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The End of Gender Rating: Women’s Insurance Under the ACA

August 04, 2015

The ACA has had other benefits besides increased insurance coverage. It has improved healthcare for women. One of the improvements has resulted from a ban on gender rating. What is gender rating and why is it so unethical? 

By Samantha Kahn, C’16                                         

Ever since the passage of the Patient Protection and Affordable Care Act (PPACA or ACA for short), its opponents have virulently campaigned against it. Supporters of the ACA usually counter these diatribes with the argument that the ACA has provided millions of previously uninsured Americans with health insurance. Often unmentioned in these arguments are the other benefits the ACA delivers. One is increasing women’s health insurance benefits. These improvements include the end of exclusion of some pre-existing conditions (which for women include C-sections and domestic violence); mandating the inclusion of maternal services on insurance plans; and the end of gender rating.

Gender rating is the practice of charging men and women different rates for identical health services.[1] These “different rates” usually translate to higher health insurance premiums for women than for men. Research conducted before the implementation of the ACA showed that women on the individual market could pay up to 1.5 times more than men for health insurance.[2] It also showed that gender rating costs U.S. women approximately $1 billion dollars annually.[3]

Gender rating has been banned for nearly forty years on the employer-sponsored market.[4] However, before the passage of the ACA, it was legal on the individual insurance market.

How much more do women pay for health insurance? 

Some proponents of gender ratings say that the different rates for men and women are justified because women and men use different amounts of healthcare.[5] They also often point to childbirth and maternal care as reasons why men and women’s healthcare may differ in cost.

The first part of this argument, that men and women use different amounts of healthcare and women are thus more expensive to insure, is false. The fact is, if you remove maternity services, women are not more expensive to insure than men are—they simply use healthcare differently.[6]  Women cost the healthcare system more when they are younger, since they use preventative healthcare more than men do.[7] Men cost the healthcare system more when they are older, since they are more likely to have heart attacks, lung cancer, and liver cancer.[8] Also, men are more likely to smoke, drink, and get in accidents.[9] It is unjust to penalize women when in fact both men and women cost the health system relatively equal amounts, just at different points in their life. Additionally, we should not punish women for their cautiousness while rewarding men for their recklessness. The argument that women are charged more because they use healthcare more is also incorrect because the parts of healthcare that women and men use at the same rate, such as specialty clinics and the emergency room, charge women more. [10]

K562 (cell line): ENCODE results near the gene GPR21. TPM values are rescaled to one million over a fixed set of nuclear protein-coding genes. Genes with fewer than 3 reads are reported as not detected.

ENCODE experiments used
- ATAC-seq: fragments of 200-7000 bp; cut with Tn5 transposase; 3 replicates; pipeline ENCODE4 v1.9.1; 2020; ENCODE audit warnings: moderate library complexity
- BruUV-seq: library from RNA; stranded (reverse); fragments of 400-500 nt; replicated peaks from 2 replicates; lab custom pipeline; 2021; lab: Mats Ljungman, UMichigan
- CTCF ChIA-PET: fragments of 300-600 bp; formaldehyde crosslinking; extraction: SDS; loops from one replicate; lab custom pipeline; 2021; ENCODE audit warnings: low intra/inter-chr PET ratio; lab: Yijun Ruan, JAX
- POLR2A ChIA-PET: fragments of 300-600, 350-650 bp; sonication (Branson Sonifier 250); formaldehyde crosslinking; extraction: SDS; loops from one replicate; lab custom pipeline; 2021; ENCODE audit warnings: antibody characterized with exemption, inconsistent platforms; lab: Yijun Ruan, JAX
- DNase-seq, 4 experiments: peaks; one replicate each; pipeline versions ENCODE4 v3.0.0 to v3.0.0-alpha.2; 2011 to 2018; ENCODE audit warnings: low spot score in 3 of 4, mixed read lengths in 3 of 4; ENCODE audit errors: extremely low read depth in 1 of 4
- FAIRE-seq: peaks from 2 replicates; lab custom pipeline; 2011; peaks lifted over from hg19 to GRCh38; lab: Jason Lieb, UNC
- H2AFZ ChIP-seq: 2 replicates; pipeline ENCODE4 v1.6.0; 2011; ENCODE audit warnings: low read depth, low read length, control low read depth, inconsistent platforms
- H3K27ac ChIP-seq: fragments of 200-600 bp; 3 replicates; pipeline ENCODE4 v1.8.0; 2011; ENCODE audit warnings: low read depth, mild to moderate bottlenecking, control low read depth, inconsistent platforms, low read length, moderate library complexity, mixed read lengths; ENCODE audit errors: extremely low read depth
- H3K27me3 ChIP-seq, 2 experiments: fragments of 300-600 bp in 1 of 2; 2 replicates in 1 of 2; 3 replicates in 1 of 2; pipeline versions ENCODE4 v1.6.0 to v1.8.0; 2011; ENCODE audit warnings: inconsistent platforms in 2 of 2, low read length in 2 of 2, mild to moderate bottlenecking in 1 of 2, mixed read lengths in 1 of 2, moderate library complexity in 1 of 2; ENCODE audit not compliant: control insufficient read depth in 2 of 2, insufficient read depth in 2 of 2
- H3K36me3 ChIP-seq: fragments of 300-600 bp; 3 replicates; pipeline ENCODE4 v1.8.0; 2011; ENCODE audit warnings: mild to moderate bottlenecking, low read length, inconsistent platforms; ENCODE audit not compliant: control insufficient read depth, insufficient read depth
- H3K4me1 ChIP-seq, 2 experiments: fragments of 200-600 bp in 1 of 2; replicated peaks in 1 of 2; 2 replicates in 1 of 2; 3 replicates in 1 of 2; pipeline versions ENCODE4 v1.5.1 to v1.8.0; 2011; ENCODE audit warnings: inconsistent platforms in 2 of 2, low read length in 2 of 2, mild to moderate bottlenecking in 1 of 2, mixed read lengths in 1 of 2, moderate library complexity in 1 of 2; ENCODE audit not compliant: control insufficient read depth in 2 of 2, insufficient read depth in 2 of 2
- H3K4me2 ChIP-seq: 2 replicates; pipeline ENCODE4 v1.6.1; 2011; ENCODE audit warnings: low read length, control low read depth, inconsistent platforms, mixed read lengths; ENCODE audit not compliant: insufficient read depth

The second tenet of this argument is also untrue; women cannot be “more costly to insure” due to coverage of the maternal and child health services, since very few of the plans that gender rate cover maternity services. According to a 2012 report from the National Women’s Law Center, before the implementation of the gender rating ban and inclusion of maternity services on insurance, 92% of best-selling insurance plans engaged in gender rating.[11] Of those plans, only 3% covered maternity services.[12] Regardless of the verity of this argument, however, this should never be a reason that women have to pay more for healthcare. Men and women play equal roles in the conception of a child—they should both have to pay for childbirth.